BOCA RATON, Fla. -- Major League Baseball officials impeded a Florida Department of Health investigation of Biogenesis founder Tony Bosch by purchasing clinic documents they likely knew had been stolen and had been warned not to obtain, sources close to the investigation told "Outside the Lines."
The Department of Health closed its case on Bosch, who is not licensed to practice medicine, in April with a $5,000 fine and cease-and-desist letter. On July 31, Bosch signed an agreement with health officials reducing the penalty to $3,000.
A state official said the limited scope of the investigation and its conclusion were direct results of MLB officials purchasing documents related to the since shuttered clinic at the center of a performance-enhancing drug scandal involving Alex Rodriguez, Ryan Braun and at least a dozen other players.
The source said MLB knew the documents had been intended for Florida investigators and that the purchase of them hindered the state investigation by preventing the department from gathering additional evidence against Bosch, doctors and others affiliated with the clinic. Further, MLB officials never told health department officials they had obtained the records, the source said.
"They can't say they weren't warned," the official said.
The allegation that MLB affected an official investigation is just the latest in a high-stakes drama that has come down to a battle between Rodriguez, the game's highest-paid player, and baseball leadership.
For more than a year, investigators for Major League Baseball and Rodriguez have thrown tens of thousands of dollars at potential witnesses and tried various strong-arm tactics in pursuit of patient and clinic medical records. The documents have been key to Rodriguez's arbitration hearing over his 211-game suspension. The hearing resumes Monday in New York.
An MLB official denies impeding the Florida Department of Health investigation while also suggesting repeatedly that the health investigation was more a regulatory than criminal undertaking and therefore not as serious. A source told "Outside the Lines" the health department ultimately stepped aside from its investigation at the request of federal investigators, but that was after MLB had purchased the documents. The MLB official said its investigators have continued to cooperate with subsequent criminal investigations by the Miami-Dade State Attorney's Office and the U.S. Attorney's Office, which are focused on a cadre of Bosch associates, doctors and pharmacies.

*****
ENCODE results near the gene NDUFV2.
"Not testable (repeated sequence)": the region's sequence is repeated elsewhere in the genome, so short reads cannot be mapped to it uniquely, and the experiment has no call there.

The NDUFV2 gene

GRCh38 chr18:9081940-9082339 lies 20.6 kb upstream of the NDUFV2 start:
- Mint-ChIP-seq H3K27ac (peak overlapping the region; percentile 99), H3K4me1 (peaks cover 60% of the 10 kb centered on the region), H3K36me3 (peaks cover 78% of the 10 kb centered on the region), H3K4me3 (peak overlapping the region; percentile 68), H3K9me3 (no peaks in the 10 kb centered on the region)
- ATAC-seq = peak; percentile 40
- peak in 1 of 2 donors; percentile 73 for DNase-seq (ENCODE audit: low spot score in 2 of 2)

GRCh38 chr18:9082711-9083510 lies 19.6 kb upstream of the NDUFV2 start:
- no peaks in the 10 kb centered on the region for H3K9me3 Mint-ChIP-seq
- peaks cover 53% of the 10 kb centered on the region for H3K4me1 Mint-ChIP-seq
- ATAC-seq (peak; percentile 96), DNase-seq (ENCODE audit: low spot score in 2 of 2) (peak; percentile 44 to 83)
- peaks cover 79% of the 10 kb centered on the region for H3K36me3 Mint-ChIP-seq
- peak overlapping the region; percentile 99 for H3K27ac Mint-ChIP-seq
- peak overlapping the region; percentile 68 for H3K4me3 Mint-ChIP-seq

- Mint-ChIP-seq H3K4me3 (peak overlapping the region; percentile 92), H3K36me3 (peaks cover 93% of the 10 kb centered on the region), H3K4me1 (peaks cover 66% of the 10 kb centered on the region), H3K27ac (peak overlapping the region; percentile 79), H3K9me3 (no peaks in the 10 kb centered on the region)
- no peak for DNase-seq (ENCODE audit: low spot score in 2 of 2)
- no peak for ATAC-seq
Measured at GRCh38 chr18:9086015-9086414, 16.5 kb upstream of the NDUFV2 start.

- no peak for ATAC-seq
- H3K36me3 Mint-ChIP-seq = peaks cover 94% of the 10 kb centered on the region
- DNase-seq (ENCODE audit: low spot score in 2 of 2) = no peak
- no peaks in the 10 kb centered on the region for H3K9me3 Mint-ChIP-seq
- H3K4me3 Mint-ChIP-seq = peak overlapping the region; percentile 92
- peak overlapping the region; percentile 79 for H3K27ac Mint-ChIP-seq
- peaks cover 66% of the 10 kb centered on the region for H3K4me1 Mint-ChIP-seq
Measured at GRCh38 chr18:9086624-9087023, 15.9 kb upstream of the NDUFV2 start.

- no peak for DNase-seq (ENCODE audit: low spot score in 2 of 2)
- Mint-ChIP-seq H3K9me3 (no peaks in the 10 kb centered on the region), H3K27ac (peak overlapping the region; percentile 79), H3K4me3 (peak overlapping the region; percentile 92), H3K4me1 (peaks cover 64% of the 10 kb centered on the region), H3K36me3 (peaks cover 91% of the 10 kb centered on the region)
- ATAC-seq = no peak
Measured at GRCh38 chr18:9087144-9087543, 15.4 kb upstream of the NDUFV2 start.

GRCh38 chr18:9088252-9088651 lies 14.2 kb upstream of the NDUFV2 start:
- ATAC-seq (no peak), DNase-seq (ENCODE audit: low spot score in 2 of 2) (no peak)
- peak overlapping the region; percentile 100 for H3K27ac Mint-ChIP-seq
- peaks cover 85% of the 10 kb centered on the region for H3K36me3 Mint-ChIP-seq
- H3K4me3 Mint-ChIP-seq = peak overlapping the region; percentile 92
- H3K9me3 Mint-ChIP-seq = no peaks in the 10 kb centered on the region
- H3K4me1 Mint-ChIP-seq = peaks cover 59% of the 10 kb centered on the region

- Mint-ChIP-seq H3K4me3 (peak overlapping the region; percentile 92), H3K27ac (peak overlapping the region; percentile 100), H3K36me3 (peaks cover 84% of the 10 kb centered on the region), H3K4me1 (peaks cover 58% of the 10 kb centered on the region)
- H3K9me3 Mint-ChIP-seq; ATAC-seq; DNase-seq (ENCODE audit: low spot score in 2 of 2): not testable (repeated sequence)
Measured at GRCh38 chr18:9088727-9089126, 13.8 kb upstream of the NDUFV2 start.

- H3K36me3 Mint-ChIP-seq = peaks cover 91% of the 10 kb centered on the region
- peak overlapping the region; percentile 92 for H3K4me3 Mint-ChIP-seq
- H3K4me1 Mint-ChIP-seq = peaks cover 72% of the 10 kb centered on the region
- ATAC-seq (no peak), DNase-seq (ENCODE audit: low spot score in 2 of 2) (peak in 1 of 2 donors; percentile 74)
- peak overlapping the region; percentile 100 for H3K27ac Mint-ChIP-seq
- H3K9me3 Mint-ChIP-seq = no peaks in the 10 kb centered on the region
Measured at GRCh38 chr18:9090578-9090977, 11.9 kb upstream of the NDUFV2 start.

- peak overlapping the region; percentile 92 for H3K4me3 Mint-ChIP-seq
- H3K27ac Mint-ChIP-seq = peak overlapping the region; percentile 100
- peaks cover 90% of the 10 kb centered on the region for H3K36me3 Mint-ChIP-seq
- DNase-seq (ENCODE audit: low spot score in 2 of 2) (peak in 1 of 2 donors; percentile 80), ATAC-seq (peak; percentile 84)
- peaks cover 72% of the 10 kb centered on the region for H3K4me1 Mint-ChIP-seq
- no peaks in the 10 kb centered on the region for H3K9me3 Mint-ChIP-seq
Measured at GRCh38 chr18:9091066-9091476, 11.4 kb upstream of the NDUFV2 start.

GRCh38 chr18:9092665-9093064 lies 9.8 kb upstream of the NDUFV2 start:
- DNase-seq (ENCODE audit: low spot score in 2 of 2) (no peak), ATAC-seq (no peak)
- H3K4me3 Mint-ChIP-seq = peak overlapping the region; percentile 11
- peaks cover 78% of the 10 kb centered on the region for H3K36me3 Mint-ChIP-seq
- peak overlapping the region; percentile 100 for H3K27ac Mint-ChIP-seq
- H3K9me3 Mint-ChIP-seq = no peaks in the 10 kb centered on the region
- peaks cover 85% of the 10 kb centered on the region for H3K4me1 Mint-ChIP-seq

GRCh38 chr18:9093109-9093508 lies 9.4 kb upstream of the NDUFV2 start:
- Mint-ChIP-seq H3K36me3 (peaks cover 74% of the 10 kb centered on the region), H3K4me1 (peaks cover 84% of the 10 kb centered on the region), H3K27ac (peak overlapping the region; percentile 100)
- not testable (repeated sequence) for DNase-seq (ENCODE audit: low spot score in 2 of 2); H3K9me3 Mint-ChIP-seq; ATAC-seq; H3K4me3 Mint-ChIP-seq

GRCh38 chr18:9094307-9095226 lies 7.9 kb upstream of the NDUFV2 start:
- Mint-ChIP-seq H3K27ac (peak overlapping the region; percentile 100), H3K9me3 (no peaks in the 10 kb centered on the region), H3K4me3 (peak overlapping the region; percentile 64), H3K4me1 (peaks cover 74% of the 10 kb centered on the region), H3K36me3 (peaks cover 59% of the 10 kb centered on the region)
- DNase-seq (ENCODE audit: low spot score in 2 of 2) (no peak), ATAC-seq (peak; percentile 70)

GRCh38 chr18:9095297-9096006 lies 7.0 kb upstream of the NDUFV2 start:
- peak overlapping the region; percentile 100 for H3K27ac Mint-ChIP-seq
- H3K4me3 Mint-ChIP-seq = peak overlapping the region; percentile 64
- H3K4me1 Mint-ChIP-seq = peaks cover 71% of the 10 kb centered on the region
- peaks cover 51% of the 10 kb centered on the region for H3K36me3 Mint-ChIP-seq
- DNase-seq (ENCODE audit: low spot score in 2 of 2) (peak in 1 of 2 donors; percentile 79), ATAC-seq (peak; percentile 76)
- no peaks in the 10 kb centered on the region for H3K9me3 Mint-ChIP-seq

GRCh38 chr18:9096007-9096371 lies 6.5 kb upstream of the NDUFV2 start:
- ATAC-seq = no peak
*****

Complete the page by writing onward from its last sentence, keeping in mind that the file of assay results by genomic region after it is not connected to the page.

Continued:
The same MLB official acknowledges its own Biogenesis investigation would have been "extremely impeded" without the Biogenesis documents, telling "Outside the Lines" that without the documents and Bosch's subsequent cooperation "nobody would have been disciplined."
More than a dozen minor and major league players have been suspended for their roles in the Biogenesis case, with only Rodriguez fighting the discipline.
Florida Department of Health spokesman Nathan Dunn refused to answer questions and declined to comment to "Outside the Lines" on multiple occasions in recent weeks but issued a statement Friday evening, several hours after ESPN.com published this story: "The Florida Department of Health was able to complete its investigation and took the appropriate action allowed by law against Mr. Bosch." Dunn declined further comment.
The health department's unlicensed activities office, which was the first group to investigate Biogenesis, polices a broad spectrum of medical practitioners in the state, including those unlicensed who portray themselves as doctors and nurses. With more egregious infractions, the investigators work with local authorities to bring criminal charges.
Sources told "Outside the Lines" that MLB obtained the documents at two different times through the work of Dan Mullin, who leads MLB's Department of Investigations. He gave $100,000 in cash to Gary Jones, a 54-year-old South Floridian with a criminal past, in March in exchange for four computer flash drives containing documents. Jones was a friend of Biogenesis whistle-blower and former employee Porter Fischer, who originally took the documents from the South Florida clinic.